The twentieth century has seen more changes in the technology, prosecution and politics of warfare than any other. Not since the 18th C. advent of total war has so much changed so quickly.
Many science fiction campaigns have included (or even focused on) the future of warfare. In this article, we'll look at the possibilities for future developments in warfare.
The Future of Mass Destruction
The weapons of mass destruction available to Humanity today are chilling. As well as approximately ten gigatons total yield of fusion weapons, there are vast amounts of advanced neurotoxins and other poisons. In fact, the manufacture of such awful weapons is almost a cottage industry. Perhaps the most dreadful weapons of all are the biological weapons. Adapted from the very worst bacteriological and viral agents, there are biological weapons now available that could kill every vertebrate lifeform on Earth in a matter of days.
As we expand into space and mine the near-Earth asteroids for raw materials, we will by default obtain even greater weapons of mass destruction. The technology to deflect incoming asteroids and similar bodies doesn't yet exist, but if we are to safeguard our world we will need such means. The trouble is, if we can send rocks away from Earth, we can send them TOWARDS it with equal ease. Needless to say, the potential of a redirected asteroid as a weapon is almost too worrying to think about. The impact of even a "small" 1km object would dwarf our present nuclear capability in sheer destructive power.
Another weapon, explored in such novels as Stephen Baxter's "Timelike Infinity" involves the use of artificial singularities; miniature black holes. While they wouldn't be all that harmful by themselves, launching two on a convergent course would make a formidable weapon. As the black holes converged, they would briefly emit a pulse of hard gamma-rays, capable of penetrating any defence and utterly lethal. Even worse, the gravity waves caused by the merging could create incredible tidal forces. If the singularities were the size of a smallish hill each, their merger forces could literally tear a planet apart.
Nanotechnology could also be used as a weapon of mass destruction. Imagine a swarm of nanites programmed to disassemble organic polymers. Plastics, proteins, nucleic acids, any kind of complex organic molecule could be attacked. A whole world could be rendered lifeless by the delivery of such a weapon.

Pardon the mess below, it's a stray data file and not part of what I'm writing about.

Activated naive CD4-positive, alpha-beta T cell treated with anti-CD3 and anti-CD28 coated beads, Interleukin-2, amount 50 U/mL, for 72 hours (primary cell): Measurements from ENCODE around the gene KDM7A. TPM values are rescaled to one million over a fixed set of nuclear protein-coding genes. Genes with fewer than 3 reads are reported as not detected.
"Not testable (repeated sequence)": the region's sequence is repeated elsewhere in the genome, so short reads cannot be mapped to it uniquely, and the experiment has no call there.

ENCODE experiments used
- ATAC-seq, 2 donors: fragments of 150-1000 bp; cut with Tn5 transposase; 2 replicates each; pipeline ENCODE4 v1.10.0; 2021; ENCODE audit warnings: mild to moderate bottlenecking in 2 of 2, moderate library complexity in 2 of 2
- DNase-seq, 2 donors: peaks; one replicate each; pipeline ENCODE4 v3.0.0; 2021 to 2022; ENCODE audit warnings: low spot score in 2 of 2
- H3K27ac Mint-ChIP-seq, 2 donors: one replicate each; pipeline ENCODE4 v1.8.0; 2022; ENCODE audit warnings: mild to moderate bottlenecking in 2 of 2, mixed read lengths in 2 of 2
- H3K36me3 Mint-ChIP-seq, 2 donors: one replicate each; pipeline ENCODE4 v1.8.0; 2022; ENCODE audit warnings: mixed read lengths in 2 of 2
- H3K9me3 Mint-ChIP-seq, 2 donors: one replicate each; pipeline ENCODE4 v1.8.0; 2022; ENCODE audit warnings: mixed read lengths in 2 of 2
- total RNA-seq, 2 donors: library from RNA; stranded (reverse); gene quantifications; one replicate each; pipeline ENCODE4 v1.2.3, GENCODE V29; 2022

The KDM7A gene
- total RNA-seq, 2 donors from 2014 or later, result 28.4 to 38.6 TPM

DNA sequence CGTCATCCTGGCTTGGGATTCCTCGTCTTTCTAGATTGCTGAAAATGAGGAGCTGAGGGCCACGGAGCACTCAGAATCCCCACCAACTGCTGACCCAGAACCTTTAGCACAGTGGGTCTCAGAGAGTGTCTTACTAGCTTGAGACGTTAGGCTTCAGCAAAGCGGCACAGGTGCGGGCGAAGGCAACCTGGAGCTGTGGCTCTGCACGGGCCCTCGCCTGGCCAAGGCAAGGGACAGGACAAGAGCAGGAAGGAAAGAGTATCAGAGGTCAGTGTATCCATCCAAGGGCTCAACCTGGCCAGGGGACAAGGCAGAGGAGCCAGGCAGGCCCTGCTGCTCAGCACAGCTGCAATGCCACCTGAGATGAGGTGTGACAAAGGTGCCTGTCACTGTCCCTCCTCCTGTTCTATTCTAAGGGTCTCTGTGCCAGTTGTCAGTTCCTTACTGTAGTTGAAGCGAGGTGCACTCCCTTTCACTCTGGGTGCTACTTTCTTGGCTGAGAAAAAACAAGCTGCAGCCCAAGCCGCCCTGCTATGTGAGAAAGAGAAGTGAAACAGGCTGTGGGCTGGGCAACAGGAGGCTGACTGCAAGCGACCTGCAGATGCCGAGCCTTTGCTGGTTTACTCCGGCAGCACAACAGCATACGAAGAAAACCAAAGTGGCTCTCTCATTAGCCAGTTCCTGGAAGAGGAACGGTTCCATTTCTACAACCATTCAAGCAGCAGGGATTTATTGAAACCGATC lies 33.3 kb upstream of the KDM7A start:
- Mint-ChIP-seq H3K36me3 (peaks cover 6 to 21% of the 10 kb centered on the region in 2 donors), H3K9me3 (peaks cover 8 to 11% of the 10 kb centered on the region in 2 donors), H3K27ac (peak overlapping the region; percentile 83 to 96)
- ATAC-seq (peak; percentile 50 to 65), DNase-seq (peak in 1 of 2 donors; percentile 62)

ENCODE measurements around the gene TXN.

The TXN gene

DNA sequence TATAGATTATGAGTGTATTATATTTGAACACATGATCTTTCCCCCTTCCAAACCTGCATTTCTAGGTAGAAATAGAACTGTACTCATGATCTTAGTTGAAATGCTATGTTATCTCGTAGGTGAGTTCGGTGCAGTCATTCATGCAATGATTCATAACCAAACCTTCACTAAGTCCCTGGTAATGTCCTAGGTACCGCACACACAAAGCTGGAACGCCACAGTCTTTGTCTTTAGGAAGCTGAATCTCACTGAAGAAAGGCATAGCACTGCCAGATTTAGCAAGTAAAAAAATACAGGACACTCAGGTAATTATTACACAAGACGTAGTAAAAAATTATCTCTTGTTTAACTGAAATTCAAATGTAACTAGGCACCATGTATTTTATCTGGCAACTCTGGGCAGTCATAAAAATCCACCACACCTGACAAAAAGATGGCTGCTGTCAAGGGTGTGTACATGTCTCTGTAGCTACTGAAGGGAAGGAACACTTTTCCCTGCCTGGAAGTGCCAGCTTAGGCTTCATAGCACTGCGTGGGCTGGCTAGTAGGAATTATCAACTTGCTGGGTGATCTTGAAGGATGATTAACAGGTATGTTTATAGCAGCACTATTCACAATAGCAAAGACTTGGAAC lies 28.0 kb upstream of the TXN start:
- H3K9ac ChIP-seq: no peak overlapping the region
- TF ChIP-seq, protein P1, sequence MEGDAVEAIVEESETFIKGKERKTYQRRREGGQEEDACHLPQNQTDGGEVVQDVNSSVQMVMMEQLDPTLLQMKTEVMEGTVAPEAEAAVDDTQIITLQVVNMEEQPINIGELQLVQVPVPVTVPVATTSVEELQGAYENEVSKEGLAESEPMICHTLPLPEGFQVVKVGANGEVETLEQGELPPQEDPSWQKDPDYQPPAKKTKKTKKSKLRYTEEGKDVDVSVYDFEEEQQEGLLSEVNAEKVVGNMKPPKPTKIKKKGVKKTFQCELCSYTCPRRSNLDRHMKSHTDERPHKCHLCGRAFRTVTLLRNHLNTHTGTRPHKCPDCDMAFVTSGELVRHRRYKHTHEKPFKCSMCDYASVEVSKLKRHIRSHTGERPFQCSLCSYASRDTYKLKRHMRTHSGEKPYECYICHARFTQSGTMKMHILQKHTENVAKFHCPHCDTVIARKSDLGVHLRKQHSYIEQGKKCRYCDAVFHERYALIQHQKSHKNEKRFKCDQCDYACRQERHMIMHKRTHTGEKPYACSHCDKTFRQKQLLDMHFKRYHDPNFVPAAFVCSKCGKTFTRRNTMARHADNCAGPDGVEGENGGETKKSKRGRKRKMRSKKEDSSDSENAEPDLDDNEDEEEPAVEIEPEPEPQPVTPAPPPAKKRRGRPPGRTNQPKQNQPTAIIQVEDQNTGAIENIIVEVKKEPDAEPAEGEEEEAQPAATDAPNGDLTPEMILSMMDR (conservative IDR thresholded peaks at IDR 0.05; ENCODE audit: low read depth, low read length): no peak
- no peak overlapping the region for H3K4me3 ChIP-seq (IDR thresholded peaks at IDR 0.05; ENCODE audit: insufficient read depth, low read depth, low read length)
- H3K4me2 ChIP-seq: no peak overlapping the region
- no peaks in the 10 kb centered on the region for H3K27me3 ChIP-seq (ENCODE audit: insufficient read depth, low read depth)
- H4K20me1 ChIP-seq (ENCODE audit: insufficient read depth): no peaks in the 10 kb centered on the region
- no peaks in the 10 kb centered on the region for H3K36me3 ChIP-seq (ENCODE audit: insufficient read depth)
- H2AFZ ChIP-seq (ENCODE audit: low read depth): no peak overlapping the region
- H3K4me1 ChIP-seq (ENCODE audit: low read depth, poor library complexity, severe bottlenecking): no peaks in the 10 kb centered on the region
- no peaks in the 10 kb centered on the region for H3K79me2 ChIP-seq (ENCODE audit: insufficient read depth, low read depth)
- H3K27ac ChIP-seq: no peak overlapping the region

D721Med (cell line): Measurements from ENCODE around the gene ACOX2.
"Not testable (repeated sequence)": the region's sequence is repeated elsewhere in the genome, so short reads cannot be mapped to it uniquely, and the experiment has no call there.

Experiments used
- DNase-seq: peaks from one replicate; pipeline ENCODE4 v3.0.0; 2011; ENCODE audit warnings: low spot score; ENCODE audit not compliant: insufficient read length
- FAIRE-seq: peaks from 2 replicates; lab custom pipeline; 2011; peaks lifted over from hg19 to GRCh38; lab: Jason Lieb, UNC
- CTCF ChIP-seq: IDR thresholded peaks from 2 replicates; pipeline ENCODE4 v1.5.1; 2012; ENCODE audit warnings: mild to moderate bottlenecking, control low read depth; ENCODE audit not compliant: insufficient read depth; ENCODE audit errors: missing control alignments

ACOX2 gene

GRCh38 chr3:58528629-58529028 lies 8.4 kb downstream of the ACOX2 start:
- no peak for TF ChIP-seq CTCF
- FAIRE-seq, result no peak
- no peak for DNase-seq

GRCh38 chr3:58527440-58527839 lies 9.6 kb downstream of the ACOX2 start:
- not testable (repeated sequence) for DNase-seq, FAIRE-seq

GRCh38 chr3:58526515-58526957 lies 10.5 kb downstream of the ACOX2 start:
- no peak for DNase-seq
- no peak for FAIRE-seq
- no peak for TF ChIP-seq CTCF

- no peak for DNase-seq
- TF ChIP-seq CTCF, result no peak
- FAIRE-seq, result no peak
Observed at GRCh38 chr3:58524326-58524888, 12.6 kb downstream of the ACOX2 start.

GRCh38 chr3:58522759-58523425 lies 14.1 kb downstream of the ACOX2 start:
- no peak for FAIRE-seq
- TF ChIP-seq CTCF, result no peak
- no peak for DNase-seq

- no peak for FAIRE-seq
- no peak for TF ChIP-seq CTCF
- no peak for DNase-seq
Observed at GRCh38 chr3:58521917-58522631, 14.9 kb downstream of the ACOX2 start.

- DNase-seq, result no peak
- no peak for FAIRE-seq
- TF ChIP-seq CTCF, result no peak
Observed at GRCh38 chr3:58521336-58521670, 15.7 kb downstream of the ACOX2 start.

If the mindset of total war is still prevalent, we could see interplanetary warfare in a whole new light, with silent, near-undetectable salvoes of destruction raining down upon worlds from tens of millions of kilometres away. The fire and thunder of SF death-rays would seem insignificant in comparison.
Increasingly, the defence ministries of the world's nations have come to realise how vulnerable they could be to direct or indirect electronic assault. Taken in its simplest form, an electromagnetic pulse (which doesn't need anything so over the top as a nuclear detonation to achieve) could render useless all but the hardiest electronic equipment. Anti-EMP protection is available, but seriously downgrades the performance of computers and the like, as well as increasing the mass. Of course, such problems may well be solved in the future.
Indirectly, there have been much-publicised accounts of hackers infiltrating the less well-protected systems of such organisations as the Pentagon. One can imagine how highly trained electronic warfare agents could wreak havoc in an invisible war, and although it's currently recognised as a war crime, the situation may change.